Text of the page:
Patrouille de France and USAF Thunderbirds

This isn’t the first time that the USAF Thunderbirds have spent time with the Patrouille de France. The teams performed together at the Melbourne Air & Space Show in early April, and again one week later at Maxwell AFB in Alabama.

The Patrouille’s visit to Nellis AFB comes a short time after they had a similar joint formation flight with the Blue Angels while visiting them in Pensacola.

All photos courtesy of the Patrouille de France and USAF Thunderbirds

Patrouille de France and USAF Thunderbirds Fly TogetherPatrouille de France and USAF Thunderbirds Fly Together
Patrouille de France and USAF Thunderbirds Fly TogetherPatrouille de France and USAF Thunderbirds Fly Together
Patrouille de France and USAF Thunderbirds Fly TogetherPatrouille de France and Thunderbirds

“SOLOTURK” Turkish F-16 Fighting Falcon Demo Scheduled For 2017 Canadian Airshow Appearance

posted in: Airshows, Military | 1

SoloTurk F-16 Fighting Falcons

The ongoing Patrouille de France North American Tour is not the only exciting international appearance in North America this season! The Turkish Air Force F-16 Fighting Falcon demonstration, known as SOLOTURK, will reportedly be traveling to the airshow in London, Ontario this September for one of just six appearances outside of Turkey. The other scheduled shows are listed on our forums.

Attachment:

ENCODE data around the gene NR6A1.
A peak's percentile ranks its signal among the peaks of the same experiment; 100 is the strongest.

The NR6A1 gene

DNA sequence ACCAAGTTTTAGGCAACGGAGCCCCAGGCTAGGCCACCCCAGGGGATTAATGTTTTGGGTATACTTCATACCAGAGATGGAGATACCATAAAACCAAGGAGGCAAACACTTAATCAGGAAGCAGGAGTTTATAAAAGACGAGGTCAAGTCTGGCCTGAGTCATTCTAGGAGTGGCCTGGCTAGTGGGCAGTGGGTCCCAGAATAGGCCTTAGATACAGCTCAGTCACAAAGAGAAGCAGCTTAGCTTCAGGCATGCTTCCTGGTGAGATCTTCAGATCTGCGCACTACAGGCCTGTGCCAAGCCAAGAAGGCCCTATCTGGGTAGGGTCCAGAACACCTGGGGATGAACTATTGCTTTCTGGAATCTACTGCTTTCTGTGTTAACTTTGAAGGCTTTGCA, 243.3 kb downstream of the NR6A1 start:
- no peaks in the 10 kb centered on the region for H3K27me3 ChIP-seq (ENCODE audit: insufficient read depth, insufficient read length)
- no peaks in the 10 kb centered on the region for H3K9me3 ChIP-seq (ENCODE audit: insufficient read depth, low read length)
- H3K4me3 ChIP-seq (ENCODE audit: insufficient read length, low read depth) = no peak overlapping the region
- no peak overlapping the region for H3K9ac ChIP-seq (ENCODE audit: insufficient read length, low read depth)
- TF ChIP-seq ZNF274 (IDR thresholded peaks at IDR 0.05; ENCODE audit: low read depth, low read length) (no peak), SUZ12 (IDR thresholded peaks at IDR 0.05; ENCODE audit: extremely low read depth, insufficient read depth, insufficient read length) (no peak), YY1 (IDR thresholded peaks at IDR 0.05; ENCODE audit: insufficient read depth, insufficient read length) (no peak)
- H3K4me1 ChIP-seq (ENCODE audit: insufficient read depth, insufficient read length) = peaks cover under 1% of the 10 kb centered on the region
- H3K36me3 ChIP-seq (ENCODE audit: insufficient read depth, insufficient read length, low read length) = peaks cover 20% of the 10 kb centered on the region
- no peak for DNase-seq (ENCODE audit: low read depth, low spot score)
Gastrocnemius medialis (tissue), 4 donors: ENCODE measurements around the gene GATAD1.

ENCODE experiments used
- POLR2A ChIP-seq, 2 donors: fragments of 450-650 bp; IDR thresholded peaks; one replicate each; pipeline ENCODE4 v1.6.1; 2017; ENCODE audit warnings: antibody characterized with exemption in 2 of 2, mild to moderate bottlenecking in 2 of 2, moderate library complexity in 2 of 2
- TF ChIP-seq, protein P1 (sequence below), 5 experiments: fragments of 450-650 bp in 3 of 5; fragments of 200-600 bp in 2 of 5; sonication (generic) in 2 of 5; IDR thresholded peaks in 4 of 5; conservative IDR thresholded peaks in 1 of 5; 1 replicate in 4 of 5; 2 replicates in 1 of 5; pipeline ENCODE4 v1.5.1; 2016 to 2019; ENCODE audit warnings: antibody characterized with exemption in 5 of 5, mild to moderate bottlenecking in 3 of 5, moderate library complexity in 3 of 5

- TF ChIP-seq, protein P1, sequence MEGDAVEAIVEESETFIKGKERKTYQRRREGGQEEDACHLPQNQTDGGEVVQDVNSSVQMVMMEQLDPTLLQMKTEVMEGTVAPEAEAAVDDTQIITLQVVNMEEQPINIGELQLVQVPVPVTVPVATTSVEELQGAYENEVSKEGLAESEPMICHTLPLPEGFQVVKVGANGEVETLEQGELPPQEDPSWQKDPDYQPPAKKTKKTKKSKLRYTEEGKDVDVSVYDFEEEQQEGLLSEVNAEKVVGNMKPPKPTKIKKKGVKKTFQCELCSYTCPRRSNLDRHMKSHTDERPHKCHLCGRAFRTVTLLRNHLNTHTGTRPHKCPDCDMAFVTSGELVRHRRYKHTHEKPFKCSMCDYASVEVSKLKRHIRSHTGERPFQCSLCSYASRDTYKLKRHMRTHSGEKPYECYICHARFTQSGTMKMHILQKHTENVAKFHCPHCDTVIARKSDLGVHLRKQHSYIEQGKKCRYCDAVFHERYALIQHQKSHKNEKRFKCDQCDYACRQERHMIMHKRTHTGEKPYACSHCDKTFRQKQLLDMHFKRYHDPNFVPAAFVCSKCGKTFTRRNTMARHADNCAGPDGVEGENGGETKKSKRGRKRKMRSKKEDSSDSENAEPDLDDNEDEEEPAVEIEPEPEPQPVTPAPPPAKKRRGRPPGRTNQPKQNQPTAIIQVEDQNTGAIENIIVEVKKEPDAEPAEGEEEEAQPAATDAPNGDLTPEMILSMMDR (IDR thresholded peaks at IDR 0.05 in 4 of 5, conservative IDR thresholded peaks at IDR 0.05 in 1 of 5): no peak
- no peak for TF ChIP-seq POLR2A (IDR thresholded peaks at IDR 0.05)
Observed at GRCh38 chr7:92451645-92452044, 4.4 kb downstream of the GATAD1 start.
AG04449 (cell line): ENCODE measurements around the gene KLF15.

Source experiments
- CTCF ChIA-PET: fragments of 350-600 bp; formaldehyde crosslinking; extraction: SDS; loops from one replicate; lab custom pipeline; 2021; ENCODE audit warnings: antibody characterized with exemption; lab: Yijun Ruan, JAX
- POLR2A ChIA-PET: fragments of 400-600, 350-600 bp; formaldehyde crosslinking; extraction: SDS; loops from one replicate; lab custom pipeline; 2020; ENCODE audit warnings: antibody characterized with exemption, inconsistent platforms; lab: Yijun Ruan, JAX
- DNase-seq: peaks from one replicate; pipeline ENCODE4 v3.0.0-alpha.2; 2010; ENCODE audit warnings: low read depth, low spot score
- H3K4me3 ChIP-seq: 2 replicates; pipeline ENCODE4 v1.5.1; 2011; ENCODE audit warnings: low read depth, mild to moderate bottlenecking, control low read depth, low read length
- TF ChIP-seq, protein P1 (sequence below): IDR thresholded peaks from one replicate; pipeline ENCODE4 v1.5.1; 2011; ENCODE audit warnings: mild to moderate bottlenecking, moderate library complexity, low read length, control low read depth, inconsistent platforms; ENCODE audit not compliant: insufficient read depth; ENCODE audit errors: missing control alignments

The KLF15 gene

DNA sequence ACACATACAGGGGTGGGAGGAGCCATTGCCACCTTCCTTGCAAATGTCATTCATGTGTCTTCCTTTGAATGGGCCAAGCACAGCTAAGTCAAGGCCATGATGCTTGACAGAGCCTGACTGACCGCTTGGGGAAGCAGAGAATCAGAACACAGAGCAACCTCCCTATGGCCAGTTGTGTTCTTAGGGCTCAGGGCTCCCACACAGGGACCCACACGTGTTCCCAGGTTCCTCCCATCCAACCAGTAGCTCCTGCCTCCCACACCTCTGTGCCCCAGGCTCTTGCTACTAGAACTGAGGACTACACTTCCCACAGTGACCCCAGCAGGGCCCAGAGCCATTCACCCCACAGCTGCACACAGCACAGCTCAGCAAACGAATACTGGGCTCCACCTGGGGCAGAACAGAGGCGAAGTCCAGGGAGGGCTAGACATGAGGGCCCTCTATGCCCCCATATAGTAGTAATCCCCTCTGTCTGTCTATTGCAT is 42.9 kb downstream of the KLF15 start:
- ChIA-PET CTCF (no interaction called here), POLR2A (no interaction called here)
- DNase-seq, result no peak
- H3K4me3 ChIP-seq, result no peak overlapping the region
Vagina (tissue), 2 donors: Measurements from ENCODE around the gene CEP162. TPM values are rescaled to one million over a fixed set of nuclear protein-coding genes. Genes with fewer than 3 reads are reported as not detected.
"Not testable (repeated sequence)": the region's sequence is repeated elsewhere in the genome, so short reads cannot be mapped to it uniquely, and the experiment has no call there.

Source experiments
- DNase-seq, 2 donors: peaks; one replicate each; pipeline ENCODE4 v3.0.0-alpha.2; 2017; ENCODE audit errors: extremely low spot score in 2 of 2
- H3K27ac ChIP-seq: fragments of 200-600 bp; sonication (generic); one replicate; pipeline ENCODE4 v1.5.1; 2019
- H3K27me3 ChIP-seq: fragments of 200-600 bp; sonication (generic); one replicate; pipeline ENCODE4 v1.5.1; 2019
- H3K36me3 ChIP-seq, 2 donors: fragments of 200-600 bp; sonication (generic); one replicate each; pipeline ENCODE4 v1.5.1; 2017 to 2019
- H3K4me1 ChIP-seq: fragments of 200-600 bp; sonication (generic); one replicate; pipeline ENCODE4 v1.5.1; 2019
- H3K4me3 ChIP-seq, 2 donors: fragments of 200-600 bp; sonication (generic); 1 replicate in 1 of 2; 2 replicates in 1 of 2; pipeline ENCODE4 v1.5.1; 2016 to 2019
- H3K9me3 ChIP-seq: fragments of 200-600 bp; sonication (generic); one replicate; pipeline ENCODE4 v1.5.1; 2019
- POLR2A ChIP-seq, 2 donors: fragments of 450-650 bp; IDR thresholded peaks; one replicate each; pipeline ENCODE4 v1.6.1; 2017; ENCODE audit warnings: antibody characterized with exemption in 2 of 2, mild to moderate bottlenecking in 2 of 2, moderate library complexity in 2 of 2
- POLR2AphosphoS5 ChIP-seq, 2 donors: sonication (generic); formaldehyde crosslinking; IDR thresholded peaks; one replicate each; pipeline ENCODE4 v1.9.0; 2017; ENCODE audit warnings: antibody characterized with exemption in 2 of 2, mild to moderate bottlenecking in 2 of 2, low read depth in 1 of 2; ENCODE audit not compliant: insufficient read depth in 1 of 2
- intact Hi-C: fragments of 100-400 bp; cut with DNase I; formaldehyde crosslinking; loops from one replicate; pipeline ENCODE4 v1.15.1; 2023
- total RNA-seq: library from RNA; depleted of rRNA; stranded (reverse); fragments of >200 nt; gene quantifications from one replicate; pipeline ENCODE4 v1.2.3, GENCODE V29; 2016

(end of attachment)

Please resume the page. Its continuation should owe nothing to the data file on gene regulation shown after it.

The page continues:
The team typically performs a very aggressive demonstration utilizing smokewinders and a spectacularly painted black, silver, and gold aircraft. This same team was scheduled to perform at the NAF El Centro show last year, but the plans eventually fell through. Hopefully London will fare better!

SoloTurk F-16 Fighting FalconSoloTurk F-16 Fighting Falcon

From the SOLOTURK website:

SOLOTURK is a demonstration team which presents the capability of the modern and high-performance F-16 aircraft possessed by Turkish Air Force and the high level of skill and knowledge necessary for its use to the audience as a show. The demonstration flights are realized with a solo F-16 C Block-40 aircraft. White-colored smoke is released from the smoke devices which are placed on the edges of both wings during the show. No modifications have been made on the aircraft; it can be planned for any mission. Besides the demonstration flights, the SOLOTURK pilots continue their combat training.

London also announced that a KC-30 of the Royal Australian Air Force will be in attendance.

Photos courtesy SoloTurk website